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How to make the most out of your fundraising event

Posted April 4, 2017 by Virginia Davidson

Many nonprofit organizations rely on events to raise funds as well as awareness about their mission. Successful events are the ones that are part of a wider fundraising plan, and in order to get the most from your event it’s vital that you have a strategy for post-event communications. We’ve put together a simple post-event communication plan that’s easy to implement and targets four key donor segments. We know you’re busy managing all the details of planning your event, but you can save yourself some time and stress by following this plan. Here’s what you need to do:

Before the event:

  • Track registrations and RSVPs in a manner that makes post-event communications simple to implement. If you store this data in a donor management system like Little Green Light, you can easily create a mailing to your attendees, as well as to those who were invited but couldn’t attend.
  • Plan ahead to have a few event photos to use in your post-event communications. You may have a dedicated photographer who will take photos at the event, and that’s great. It often takes a few days or more to receive the photographer’s photos, though, so instead of relying on those pictures for this plan, assign the task to yourself, a colleague, or a volunteer before the event. Let the person know what you’re looking for, such as crowd shots that show people enjoying themselves at your event. Avoid photos of people making speeches—boring! Whoever takes the photos should send them to you as soon as the event is over.
  • Choose, in addition, a photo that shows how the money raised by the event will be used. If you work for an animal shelter, this could be a photo of a cat in your care. If you work for a land trust, it could be a picture showing a view from conservation land. You can use a photo that you already have, or you can take a picture specifically to be used in your post-event follow-up.


At the event:

  • Make sure you have a registration list and some key staff or volunteers tasked with checking people in. After the event, it’s important that you know who attended versus who RSVP’d yes but didn’t show up, etc.
  • Remember to take those photos!



Now it’s time to put together your post-event communications. The goal of these communications is to:

  • Share the results of the event, such as how much money was raised and what that funding will make possible
  • Let attendees know their presence was noted and appreciated, and let non-attendees know they were missed

Note: No matter how carefully you managed the registration process, and regardless of how organized your check-in table was, there are likely some people who registered for your event but you’re not sure if they attended or not. Don’t worry—we recommend that you create four segments for your post-event communications, and one of those segments is specifically for that category of people!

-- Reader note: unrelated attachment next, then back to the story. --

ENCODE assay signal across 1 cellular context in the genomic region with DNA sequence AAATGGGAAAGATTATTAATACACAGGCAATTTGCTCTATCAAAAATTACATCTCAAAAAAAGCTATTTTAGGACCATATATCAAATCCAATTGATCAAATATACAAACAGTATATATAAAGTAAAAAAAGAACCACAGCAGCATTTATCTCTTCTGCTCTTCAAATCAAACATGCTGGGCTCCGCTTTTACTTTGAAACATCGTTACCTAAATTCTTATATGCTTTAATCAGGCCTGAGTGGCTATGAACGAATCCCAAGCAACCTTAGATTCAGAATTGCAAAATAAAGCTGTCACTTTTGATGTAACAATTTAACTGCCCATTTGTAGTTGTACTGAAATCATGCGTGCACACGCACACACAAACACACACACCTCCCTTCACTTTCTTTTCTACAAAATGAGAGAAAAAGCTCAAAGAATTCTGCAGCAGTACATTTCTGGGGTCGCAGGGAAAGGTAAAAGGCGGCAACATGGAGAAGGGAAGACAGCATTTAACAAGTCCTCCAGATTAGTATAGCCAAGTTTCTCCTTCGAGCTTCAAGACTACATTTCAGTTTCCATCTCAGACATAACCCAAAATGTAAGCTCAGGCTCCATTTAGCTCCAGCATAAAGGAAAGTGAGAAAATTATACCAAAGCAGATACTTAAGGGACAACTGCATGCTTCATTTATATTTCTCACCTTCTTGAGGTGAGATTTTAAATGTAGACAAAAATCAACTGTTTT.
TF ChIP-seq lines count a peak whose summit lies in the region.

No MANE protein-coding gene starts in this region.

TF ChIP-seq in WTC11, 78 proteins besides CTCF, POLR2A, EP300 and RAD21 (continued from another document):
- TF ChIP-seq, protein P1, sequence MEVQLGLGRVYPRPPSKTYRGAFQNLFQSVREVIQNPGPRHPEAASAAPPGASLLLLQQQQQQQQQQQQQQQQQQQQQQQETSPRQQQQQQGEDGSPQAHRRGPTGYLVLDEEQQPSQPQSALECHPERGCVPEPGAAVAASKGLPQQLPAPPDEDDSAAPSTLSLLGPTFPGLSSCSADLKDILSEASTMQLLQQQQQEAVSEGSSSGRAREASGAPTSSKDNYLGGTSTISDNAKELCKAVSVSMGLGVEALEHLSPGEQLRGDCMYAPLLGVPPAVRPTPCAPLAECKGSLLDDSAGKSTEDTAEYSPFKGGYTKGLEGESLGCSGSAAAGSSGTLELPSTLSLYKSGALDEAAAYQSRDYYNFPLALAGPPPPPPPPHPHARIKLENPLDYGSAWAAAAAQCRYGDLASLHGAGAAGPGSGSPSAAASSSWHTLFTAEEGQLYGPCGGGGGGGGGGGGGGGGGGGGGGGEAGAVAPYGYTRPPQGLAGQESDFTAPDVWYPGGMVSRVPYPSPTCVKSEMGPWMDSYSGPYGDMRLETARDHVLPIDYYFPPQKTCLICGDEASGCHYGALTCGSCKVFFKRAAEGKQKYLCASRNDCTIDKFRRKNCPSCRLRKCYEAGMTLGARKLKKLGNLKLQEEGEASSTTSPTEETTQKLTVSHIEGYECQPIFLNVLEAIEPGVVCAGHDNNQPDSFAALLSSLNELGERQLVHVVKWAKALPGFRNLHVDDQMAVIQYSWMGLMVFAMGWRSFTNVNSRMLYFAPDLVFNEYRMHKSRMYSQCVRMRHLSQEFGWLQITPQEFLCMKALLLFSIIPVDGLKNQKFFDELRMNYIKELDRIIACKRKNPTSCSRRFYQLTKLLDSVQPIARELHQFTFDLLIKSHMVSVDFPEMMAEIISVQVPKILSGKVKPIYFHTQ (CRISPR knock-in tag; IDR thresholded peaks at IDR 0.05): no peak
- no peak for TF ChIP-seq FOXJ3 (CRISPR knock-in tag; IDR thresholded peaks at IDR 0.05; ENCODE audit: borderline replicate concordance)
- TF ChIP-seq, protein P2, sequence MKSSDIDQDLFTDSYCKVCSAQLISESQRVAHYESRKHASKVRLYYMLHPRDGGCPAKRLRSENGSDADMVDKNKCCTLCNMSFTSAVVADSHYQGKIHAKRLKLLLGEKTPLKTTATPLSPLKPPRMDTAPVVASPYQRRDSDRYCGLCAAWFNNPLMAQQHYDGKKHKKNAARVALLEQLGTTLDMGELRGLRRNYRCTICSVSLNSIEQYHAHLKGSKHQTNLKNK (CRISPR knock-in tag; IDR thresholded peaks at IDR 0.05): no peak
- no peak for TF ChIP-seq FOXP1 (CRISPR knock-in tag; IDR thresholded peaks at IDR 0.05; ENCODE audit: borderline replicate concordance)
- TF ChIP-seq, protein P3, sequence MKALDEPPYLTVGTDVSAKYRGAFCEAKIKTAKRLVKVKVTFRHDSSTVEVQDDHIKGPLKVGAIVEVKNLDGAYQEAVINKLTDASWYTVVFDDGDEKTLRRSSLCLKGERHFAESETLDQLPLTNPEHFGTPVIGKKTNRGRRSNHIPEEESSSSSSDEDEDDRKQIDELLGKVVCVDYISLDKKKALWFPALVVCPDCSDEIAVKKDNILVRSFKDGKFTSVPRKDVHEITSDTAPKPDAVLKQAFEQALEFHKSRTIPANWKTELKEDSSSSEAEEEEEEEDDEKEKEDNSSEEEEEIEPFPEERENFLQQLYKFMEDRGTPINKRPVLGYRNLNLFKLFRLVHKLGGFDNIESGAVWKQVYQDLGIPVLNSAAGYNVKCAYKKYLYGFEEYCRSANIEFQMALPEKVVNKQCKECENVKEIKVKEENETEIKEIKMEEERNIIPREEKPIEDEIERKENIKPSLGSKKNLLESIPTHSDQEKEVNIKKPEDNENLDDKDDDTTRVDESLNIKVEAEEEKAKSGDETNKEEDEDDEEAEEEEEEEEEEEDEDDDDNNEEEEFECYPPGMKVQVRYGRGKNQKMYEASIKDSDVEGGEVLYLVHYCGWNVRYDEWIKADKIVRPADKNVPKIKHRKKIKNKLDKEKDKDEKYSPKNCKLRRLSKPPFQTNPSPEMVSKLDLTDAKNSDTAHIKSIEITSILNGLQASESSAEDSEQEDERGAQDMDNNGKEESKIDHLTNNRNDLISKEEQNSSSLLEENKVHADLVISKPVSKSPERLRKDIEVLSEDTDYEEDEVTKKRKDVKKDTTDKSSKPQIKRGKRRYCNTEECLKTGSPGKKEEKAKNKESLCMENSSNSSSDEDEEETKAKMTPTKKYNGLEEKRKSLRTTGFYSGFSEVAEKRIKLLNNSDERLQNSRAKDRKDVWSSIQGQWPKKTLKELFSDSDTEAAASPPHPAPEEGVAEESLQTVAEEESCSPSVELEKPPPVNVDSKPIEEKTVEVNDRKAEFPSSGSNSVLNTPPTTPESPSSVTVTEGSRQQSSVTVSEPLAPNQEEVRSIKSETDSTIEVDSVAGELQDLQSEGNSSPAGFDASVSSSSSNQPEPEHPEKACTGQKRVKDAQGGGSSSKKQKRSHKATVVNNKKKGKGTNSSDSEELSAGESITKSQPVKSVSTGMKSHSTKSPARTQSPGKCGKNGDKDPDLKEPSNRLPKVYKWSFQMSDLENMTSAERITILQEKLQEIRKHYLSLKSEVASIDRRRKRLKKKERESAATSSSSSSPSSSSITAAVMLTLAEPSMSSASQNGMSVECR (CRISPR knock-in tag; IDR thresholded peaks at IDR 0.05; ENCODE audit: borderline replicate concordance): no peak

All of your post-event communications need to include:

  • Results (such as how much money was raised and what that funding will make possible)
  • Photos
  • An expression of appreciation


For each of the four segments, tweak the communications as follows:

  • Attendees: Let them know that their attendance at the event was noted and appreciated. A simple “Thank you so much for joining us last night!” lets the attendee know that their presence mattered. If you happened to chat with them at the event, add a handwritten note referencing some specific details.
  • People who registered but didn’t attend: For this segment, a line such as “We missed you last night!” conveys that their absence was felt. This lets them know that they matter to your organization.
  • People who registered but whose attendance status is unclear: As mentioned previously, you probably have at least a few people who fall into this segment. That’s okay. Some carefully chosen language can do the trick here. Rather than thanking the person for attending or saying you missed seeing them, try something like this: “Last night, supporters like you raised $18,987 to help seniors in our community—thank you for caring about these deserving citizens!”
  • Non-attendees: Share the results of your event far and wide! A good rule of thumb is to post an update anywhere that your event was promoted: your website, social media, e-communications, etc. Use your photos, and remember to share what the money raised will make possible.

What’s next?

Fundraising expert Claire Axelrad writes, “Events should be part of a continuum; not a one-shot deal. They should exist within a relationship-building context. Always think in terms of ‘What’s next?’” Well-informed constituents are more likely to support your organization and respond to your next fundraising appeal.

When you track key data in your donor management system, such as event attendance and these segmented mailings, you can incorporate these details into future communications. Personalizing your communications with donors and prospective donors is an effective way to make your fundraising appeals, and your future events, even more successful.

By implementing our segmented approach to post-event communications and tracking event data in your donor management system, you’re well on your way to leveraging your event and making the most of all your hard work!

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